Early this year Macy’s announced that it was closing 40 of its department stores. In April, Sears Holdings said that it would close 10 Sears and 68 Kmart stores. Then last week, Macy’s announced that it would close about 100 additional stores. Do these retrenchments represent just the normal ebb and flow of company fortunes in a competitive marketplace, or is there something more profound going on in retailing?
Well, there seem to be three strong crosswinds impacting the retail sector today, and the large department stores are taking the brunt of them. The three are middle-class income stagnation, globalization and the internet.
Through 2014 (the last year for which data is available), the average real incomes of none of the five household income quintiles had recovered to their pre-recession peaks. However, the recovery of income has been more complete for the higher income groups. While the average income of the lowest quintile of households had recovered to only 88 percent of its pre-recession peak, the average income of the highest income quartile had recovered to 98 percent. The share of total income garnered by the three middle quintiles declined from 46.9 percent to 45.7 percent, while the share of the highest income quintile went from 49.7 to 51.2. Retail chains that cater to higher-income shoppers are reportedly doing well, but for many large chains the three middle groups, with annual household incomes from about $21,000 to $112,000, is where the volume is, and income growth for those households has been slow.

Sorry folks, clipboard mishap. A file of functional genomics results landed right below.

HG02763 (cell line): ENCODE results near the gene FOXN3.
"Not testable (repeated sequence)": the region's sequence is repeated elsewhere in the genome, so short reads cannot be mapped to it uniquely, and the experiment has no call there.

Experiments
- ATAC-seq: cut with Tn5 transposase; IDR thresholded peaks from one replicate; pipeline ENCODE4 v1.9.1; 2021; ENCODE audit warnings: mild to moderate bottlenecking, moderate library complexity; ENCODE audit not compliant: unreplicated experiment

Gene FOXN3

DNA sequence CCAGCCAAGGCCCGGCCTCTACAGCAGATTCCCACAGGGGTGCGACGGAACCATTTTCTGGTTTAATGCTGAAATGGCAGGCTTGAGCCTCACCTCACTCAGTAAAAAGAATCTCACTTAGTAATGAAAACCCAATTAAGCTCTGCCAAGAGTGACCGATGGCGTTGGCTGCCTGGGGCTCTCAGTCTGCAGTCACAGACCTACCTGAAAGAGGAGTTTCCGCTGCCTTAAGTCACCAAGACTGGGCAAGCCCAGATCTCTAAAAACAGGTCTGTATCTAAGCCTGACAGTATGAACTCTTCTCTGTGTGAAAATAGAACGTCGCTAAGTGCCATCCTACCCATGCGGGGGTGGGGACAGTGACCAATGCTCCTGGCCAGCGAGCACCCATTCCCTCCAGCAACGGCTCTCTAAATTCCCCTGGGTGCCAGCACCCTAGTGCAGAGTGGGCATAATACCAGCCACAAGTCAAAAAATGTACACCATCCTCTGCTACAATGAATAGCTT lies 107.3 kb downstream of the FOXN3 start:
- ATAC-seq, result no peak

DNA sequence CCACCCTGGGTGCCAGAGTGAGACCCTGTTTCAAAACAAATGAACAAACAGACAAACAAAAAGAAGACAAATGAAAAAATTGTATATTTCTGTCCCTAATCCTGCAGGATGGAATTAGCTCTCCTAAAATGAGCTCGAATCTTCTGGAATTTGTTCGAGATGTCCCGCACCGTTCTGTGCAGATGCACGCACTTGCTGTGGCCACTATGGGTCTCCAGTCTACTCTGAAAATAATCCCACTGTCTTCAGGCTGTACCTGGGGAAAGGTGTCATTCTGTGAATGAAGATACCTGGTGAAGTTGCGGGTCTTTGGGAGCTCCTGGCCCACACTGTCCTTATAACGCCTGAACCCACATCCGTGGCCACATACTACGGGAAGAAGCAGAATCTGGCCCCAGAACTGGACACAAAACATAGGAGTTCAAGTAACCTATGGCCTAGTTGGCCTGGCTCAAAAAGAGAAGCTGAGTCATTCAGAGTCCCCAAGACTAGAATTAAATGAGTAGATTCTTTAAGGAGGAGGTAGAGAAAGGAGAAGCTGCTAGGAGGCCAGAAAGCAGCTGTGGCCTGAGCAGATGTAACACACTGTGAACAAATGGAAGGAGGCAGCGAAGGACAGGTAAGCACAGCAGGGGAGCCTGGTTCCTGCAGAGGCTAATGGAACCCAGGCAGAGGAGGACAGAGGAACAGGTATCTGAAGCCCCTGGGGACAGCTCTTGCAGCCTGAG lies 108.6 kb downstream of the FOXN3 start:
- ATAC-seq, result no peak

Competition between name-brand retailers and discounters is not new, but in recent decades the out-sourcing of dry-goods production to China, Bangladesh and elsewhere has tilted the playing field in favor of the discounters. Epitomized by the Walmart formula, which combines a cheap foreign supply chain with monopsony buying power and a no-frills “supercenter” shopping experience, the discounters have increasingly pressured the department store chains (as well as smaller chains and independent retailers) that traditionally marketed fashion and quality. Warehouse clubs like Costco have also made inroads among middle-income families whose incomes have stagnated. From 2000 through 2014 the number of department stores nationally declined from about 10,500 to 8,000 while the number of supercenter and warehouse club outlets has grown from about 1,800 to 5,300. Walmart alone operates over 3,400 supercenters. Total retail sales in warehouse clubs and supercenters are now about triple the sales volume of traditional department stores.
Traditional retailers also face intensifying competition from internet sales. In 2015, internet sales topped $432 billion. While that represents only abut 9 percent of all retail sales, e-retailing has captured about 30 percent of the retail sales growth since 2007. As a consequence, in-store retailing has grown at only a 1.2 percent real annual rate over the past eight years, compared to the 8.2 percent growth rate of e-retailing.